Frans does start to talk about data being ‘up to date’ enough — which is exactly what I’m talking about — but he goes on to apply his own business rules to this question (e.g. “if correctness is in order, you can’t be more sure than by reading from the database and bypass the cache.”) rather than letting the business user make this decision. Yes, it’s possible that the cache will have outdated data. But the tolerance level for this uncertainty should be determined by the business user, not by the developer, given that increases in tolerance for stale data can yield very large increases in performance and scalability by removing load from the database.
But wait, it gets better. With the addition of SQL Cache Invalidation, as one of Frans’ comments points out, we can now have our cake and eat it too. If you want to limit the number of requests to the persistent data storage but you don’t want to accept older-then-physics-allows data, you can do so with SQL Cache Invalidation. In this scenario, the Entity classes of the O/R mapper populate themselves as usual on first load, but store their data in an appdomain-specific cache. Subsequent requests for the same data would check the cache, see that the data is there, and populate themselves from the cache without hitting the database. However, if the database changes, the cache is automatically expired, and any object that relies on it will retrieve its state from the persistent storage the next time it’s requested. (this works very well in a web application, in which O/R entities typically only live for a few milliseconds, being created and discarded within each request).
Finally, Frans seems to think that the only valid use of a cache is uniquing. This is not something I usually worry about much with caching, since I’m more interested in taking load off of my database server and boosting performance and scalability.
Frans understands how caching works and has all of the technical skills needed to implement it. He’s a great guy and extremely bright and I love his tools, so I feel bad criticizing him on this topic. His issue with caching is a philosophical one, mainly, summed up with this statement: “if correctness is in order, you can’t be more sure than by reading from the database and bypass the cache.” This statement, while true, is used to justify his entire case that the benefits of caching are all myth, and that simply isn’t the case. The truth of the matter is that in any real-world application, a lot of data is read-mostly — that is, it doesn’t change very often. Reading this kind of data from the database over and over again is wasteful, and often times there is no harm done if the data is out of date by a few seconds (or minutes or hours, in some cases). This kind of data benefits immensely from caching. Further, with the ease of implementing SQL Cache Invalidation included in .NET 2.0, the negative effects of outdated data are by and large eliminated, so that almost any kind of data that is likely to see reuse can be cached by the O/R mapper without fear of incorrect data being displayed to end users.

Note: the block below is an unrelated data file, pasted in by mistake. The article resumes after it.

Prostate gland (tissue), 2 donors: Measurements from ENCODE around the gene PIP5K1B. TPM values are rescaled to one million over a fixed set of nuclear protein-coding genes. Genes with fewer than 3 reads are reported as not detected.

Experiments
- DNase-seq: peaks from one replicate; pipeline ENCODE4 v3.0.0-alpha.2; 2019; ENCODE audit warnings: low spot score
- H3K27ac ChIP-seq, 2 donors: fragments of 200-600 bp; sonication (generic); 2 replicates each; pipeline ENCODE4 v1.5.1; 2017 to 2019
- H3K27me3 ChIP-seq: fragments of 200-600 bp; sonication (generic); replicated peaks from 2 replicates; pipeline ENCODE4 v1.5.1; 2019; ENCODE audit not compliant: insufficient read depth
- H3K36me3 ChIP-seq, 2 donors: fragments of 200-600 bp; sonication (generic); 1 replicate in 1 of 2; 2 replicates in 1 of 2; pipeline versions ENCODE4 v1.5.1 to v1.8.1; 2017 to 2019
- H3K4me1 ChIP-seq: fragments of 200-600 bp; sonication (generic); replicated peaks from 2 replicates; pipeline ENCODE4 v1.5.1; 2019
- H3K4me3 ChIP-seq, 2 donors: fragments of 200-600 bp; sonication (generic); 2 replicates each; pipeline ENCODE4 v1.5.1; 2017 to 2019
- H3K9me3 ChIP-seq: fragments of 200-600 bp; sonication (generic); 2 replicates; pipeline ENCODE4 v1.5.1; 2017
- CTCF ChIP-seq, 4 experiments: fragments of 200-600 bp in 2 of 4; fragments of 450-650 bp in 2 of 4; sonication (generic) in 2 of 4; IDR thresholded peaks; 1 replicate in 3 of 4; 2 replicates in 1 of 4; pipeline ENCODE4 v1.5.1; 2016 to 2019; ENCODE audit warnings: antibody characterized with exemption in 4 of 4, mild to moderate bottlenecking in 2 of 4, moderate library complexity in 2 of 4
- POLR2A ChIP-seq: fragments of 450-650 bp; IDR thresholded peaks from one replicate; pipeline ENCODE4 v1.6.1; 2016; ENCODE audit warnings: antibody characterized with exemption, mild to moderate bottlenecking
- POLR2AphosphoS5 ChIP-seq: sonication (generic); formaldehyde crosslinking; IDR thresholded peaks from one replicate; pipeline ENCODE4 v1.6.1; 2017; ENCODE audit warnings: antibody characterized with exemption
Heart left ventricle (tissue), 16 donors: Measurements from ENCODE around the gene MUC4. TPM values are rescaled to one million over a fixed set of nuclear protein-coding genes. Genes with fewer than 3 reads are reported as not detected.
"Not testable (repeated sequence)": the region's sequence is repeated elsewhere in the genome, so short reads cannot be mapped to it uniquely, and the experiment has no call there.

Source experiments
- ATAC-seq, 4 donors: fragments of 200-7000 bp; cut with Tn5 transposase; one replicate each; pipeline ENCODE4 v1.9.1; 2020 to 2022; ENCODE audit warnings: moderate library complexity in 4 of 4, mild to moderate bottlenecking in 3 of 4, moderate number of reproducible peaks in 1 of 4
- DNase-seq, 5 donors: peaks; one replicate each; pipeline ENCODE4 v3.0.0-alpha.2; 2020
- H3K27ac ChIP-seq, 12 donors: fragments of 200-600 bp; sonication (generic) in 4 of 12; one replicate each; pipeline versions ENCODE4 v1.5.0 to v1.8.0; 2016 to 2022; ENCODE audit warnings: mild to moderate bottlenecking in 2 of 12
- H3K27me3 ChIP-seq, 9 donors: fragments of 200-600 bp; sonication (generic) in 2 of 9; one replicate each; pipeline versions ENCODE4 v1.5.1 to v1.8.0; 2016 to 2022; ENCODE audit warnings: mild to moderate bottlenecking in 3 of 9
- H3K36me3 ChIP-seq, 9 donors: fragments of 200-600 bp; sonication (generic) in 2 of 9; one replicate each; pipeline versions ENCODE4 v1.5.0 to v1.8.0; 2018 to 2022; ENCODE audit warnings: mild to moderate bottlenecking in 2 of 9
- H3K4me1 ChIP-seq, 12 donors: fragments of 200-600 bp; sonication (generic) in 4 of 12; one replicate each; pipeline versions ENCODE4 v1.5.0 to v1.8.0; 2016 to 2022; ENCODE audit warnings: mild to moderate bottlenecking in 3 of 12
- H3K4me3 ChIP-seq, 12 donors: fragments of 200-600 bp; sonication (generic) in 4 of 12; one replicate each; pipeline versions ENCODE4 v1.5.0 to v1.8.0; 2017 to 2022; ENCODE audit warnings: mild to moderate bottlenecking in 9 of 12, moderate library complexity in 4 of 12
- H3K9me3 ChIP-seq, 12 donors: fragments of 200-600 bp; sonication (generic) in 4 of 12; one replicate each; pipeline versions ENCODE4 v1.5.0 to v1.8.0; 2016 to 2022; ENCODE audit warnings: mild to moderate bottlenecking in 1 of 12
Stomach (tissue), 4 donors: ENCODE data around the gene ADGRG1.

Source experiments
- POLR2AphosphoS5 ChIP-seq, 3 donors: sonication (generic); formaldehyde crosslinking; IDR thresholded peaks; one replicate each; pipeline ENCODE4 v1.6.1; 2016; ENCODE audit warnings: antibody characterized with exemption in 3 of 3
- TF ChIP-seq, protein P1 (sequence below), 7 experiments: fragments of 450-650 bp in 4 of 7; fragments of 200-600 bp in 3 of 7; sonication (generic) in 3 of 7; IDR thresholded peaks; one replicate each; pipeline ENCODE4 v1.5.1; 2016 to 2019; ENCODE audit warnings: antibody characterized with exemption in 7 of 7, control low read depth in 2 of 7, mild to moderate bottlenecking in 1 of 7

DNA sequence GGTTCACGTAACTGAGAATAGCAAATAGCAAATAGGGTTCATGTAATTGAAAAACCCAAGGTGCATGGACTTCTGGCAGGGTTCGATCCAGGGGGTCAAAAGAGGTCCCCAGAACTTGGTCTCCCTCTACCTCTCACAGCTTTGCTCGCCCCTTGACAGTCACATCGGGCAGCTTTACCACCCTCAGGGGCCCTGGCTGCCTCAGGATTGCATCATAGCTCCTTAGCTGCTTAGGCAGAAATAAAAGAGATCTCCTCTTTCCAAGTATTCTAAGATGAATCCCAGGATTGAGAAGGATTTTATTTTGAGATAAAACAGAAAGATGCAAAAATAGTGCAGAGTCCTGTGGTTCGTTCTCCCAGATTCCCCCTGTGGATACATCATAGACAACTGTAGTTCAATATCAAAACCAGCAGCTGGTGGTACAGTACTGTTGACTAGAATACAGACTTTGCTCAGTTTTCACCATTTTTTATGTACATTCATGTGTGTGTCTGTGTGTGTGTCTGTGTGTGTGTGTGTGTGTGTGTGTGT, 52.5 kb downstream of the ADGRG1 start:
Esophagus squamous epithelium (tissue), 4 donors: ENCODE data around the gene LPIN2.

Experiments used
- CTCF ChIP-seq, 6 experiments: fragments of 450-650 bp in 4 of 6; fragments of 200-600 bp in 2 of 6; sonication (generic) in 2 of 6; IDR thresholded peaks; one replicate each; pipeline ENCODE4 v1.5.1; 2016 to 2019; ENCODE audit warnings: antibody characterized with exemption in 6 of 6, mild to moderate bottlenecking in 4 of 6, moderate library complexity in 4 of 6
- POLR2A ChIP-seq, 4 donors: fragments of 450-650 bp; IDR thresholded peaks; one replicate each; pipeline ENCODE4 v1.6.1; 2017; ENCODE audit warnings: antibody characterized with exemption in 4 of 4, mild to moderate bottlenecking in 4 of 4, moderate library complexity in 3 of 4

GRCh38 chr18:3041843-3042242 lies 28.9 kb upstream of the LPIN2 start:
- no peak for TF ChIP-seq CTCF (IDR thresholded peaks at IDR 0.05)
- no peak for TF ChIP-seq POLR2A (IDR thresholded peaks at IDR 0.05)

The myth of caching is that users are intolerant of old (e.g. typically a few seconds or perhaps minutes) data. The truth is that users are intolerant of slow systems, and businesses are intolerant of unnecessary expenses. With caching, especially with sql cache invalidation, it is possible to achieve the best of all worlds, and provide high performing systems which scale well, do not require excessive hardware resources, and provide up-to-date information to end users.
Steve is an experienced software architect and trainer, focusing currently on ASP.NET Core and Domain-Driven Design.